Linked by Thom Holwerda on Tue 30th Jul 2013 19:59 UTC, submitted by daff
Amiga & AROS The interview details, among many other things, the follow up to the AmigaOne X1000: "The Cyrus development is the future replacement for the Nemo motherboard when the supply of P.A. Semi CPUs finally dries up or the price becomes commercially unviable. The Cyrus board was the original Revision 1.0 prototype and was completed towards the end of last year. Cyrus Plus is the Revision 2.0 board which includes additional PCIe and PCI slots. The Cyrus design is based on the Freescale P5020 CPU which is a dual-core 64-bit PowerPC SoC. It also supports DDR3 RAM and includes an improved Xena/Xorro combination." Crazy powerful hardware for an operating system that doesn't even support any for of SMP. I admire the hardware they've been able to build and sell, but the real issue is, of course, AmigaOS itself - touch-ups, sure, but it's still heavily outdated in almost every aspect and can't really make much use of the powerful hardware it is given.
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I was an Amiga die-hard back in the day, and even developed products for it.

But generalization eventually wins over specialization. Eventually generic hardware catches up with highly specialized hardware. Software eventually starts doing jobs we had hardware do.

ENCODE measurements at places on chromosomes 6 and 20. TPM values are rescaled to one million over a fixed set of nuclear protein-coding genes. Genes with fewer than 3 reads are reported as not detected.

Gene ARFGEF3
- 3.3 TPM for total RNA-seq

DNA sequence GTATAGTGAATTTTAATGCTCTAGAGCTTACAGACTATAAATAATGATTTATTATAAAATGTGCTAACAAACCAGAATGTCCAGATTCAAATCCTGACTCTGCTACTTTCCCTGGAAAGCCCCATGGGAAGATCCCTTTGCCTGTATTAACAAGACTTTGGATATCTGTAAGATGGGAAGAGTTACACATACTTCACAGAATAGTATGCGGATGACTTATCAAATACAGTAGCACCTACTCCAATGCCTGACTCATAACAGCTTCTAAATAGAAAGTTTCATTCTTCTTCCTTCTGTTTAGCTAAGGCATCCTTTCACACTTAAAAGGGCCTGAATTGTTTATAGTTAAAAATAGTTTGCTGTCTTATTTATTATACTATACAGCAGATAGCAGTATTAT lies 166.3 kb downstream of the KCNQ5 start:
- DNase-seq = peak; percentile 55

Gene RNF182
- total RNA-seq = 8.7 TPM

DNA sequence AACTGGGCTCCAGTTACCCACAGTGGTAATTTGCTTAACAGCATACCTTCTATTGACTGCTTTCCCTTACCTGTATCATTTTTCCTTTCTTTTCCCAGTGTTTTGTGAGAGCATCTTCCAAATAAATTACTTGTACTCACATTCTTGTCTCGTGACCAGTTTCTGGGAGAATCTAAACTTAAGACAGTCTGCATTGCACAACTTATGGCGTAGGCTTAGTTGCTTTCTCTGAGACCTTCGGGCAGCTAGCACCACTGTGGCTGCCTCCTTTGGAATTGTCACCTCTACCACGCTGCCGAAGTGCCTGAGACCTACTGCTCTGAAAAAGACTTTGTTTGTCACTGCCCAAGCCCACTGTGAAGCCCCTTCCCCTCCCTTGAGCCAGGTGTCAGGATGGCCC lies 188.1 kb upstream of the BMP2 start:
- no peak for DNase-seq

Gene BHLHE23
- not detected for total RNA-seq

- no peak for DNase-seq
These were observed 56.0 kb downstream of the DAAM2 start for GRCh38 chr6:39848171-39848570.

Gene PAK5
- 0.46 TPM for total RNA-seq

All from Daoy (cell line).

The Amiga architecture was brilliant, for a NTSC/PAL world. But the hardware and software was so tied to technology it was connecting to that it constrained progress. It wasn't long before the Amiga lost its advantage and then had to drag it around behind them.

There was a time when a lot of us thought PowerPC was the future. Intel rested on its laurels for far too long and was losing ground. But the sleeping giant woke up and got it's house in order. Now x86 rules the waves (not sure what happened to my metaphor there ;) ...

And PowerPC is sliding behind. It has advantages in the embedded world (though I generally pick ARM over PowerPC for that kind of high end embedded). It definitely has some plusses in the world of multi-core servers; but it is a bad platform for the desktop these days.

And it was a huge mistake not to do the extra work and make AmigaOS fully portable, instead of just typing it to the 680X0 and PowerPC platforms.

The AmigaOne X1000 is a very expensive system that doesn't perform well at all. XMOS is an interesting technology, but I still have yet to see anyone exploit it well. Nor can they seem to make them with any kind of regularity.

x86 wouldn't have saved the Amiga, its day really came and went. But I think it would be having a better (semi) retirement if it could run on commodity hardware.

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